Citing Lenz, the court says it “construes damages under § 512(f) broadly.” The court awards “damages for time and resources incurred in dealing with Defendant’s takedown notices.” This includes:

– $360 to Hotham for 16 hours researching the issues
– $600 to Hotham for lost wages due to time spent dealing with media inquiries and legal disputes instead of doing freelancer work
– $1,860 to Automattic for employee time responding to the takedown notices and dealing with media inquiries. The court rejects Automattic’s request for reimbursement of its outside PR firm’s retainer.

The court rejects Automattic’s damages request for “reputational harm” as too speculative, Hotham’s emotional distress damages as not compensable and Hotham’s damages for “chilled speech” because there was no government coercion.

In addition, the court awards attorneys’ fees of $22,264. All told, the damages award is just over $25,000.

Overall, it’s great to see another 512(f) win in court, but it’s hard to get too excited about the precedential value of a default judgment that is probably uncollectible. I stand by my prior assessment that “there are very few circumstances where it makes economic sense to bring a 512(f) lawsuit.” If we could have meaningful copyright reforms designed to improve society (and not just rent seeking), I’d put 512(f) in the upper 10% of copyright law provisions that would benefit from reform. Since we can’t/won’t have that, we’ll just have to accept 512(f)’s continued irrelevance.

For more on the ruling, see the Guardian’s coverage.

Case citation: Automattic Inc. v. Steiner, 2015 WL 1022655 (N.D. Cal. March 2, 2015), adopting the magistrate’s ruling from October 2014 (incorporated into the opinion, and also available at 2014 WL 7894441).

Related blog posts:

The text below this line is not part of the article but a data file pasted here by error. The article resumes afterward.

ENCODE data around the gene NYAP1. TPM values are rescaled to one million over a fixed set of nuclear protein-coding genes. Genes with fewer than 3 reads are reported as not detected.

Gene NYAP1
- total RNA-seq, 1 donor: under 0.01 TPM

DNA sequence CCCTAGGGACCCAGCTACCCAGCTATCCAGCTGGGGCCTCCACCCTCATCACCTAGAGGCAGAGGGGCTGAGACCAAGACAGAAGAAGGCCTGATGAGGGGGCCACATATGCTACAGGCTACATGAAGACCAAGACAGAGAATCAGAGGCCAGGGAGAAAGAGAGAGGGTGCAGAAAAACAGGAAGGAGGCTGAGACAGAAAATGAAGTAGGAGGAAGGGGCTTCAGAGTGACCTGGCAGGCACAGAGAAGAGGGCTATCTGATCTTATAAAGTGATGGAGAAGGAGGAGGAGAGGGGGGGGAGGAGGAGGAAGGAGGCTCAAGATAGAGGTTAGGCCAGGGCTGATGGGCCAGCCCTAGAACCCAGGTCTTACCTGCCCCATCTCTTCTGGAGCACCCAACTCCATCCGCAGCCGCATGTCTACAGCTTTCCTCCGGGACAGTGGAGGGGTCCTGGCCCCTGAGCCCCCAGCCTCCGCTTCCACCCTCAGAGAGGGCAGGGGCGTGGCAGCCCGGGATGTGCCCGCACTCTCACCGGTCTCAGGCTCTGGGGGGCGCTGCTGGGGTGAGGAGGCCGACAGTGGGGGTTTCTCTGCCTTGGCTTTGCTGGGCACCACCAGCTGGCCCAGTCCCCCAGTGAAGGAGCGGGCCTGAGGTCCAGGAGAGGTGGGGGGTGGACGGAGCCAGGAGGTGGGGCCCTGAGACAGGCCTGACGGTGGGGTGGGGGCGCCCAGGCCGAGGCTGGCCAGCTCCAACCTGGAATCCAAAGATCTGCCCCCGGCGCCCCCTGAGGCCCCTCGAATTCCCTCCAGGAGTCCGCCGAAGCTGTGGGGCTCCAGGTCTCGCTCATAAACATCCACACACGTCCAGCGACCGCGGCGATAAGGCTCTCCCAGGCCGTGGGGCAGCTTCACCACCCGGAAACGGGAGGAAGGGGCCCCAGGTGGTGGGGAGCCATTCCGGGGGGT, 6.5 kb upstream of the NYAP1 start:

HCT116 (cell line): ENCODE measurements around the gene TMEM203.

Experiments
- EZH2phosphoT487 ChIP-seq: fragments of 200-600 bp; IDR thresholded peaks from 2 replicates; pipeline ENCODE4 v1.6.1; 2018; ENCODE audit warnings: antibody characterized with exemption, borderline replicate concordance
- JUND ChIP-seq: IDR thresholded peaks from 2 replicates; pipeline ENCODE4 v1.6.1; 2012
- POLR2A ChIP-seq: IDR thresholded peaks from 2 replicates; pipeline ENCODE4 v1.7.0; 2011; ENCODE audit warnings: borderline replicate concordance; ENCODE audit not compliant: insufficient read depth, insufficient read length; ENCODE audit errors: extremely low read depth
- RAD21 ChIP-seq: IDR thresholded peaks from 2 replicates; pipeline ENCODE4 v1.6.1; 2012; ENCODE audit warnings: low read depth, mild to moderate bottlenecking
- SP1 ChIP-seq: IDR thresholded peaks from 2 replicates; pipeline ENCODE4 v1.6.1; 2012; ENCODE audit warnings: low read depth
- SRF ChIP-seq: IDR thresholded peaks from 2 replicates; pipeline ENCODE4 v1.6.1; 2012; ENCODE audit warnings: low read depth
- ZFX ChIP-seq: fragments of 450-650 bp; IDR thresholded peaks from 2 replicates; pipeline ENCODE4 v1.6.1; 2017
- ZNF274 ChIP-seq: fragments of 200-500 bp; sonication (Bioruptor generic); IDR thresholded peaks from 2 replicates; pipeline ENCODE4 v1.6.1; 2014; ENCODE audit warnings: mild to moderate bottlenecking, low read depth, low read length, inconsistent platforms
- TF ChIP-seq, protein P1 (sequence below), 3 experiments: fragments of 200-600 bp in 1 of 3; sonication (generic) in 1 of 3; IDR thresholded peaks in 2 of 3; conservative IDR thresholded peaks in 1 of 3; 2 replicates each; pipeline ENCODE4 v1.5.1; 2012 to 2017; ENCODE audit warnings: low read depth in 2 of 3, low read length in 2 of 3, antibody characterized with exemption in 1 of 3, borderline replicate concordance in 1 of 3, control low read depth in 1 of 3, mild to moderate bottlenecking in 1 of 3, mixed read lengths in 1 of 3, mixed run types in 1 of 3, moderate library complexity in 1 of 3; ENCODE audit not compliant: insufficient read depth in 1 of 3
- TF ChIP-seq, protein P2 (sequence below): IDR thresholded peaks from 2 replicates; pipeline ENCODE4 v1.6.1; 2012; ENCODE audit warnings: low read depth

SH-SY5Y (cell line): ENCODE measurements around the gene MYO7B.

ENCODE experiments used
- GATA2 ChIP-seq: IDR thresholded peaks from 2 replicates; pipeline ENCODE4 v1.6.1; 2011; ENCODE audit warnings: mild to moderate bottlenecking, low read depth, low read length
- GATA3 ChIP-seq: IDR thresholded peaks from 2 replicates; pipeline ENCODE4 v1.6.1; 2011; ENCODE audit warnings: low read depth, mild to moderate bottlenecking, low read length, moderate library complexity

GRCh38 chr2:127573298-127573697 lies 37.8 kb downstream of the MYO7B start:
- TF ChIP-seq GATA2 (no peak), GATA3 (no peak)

* Another 512(f) Claim Fails–Tuteur v. Crosley-Corcoran
* 17 USC 512(f) Is Dead–Lenz v. Universal Music
* 512(f) Plaintiff Can’t Get Discovery to Back Up His Allegations of Bogus Takedowns–Ouellette v. Viacom
* 17 USC 512(f) Preempts State Law Claims Over Bogus Copyright Takedown Notices–Amaretto v. Ozimals
* 17 USC 512(f) Claim Against “Twilight” Studio Survives Motion to Dismiss–Smith v. Summit Entertainment
* Cease & Desist Letter to iTunes Isn’t Covered by 17 USC 512(f)–Red Rock v. UMG
* Copyright Takedown Notice Isn’t Actionable Unless There’s an Actual Takedown–Amaretto v. Ozimals
* Second Life Ordered to Stop Honoring a Copyright Owner’s Takedown Notices–Amaretto Ranch Breedables v. Ozimals
* Furniture Retailer Enjoined from Sending eBay VeRO Notices–Design Furnishings v. Zen Path
* YouTube Uploader Can’t Sue Sender of Mistaken Takedown Notice–Cabell v. Zimmerman
* Rare Ruling on Damages for Sending Bogus Copyright Takedown Notice–Lenz v. Universal
* 512(f) Claim Dismissed on Jurisdictional Grounds–Project DoD v. Federici
* Biosafe-One v. Hawks Dismissed
* Michael Savage Takedown Letter Might Violate 512(f)–Brave New Media v. Weiner
* Copyright Owner Enjoined from Sending DMCA Takedown Notices–Biosafe-One v. Hawks
* New(ish) Report on 512 Takedown Notices
* Can 512(f) Support an Injunction? Novotny v. Chapman
* Allegedly Wrong VeRO Notice of Claimed Infringement Not Actionable–Dudnikov v. MGA Entertainment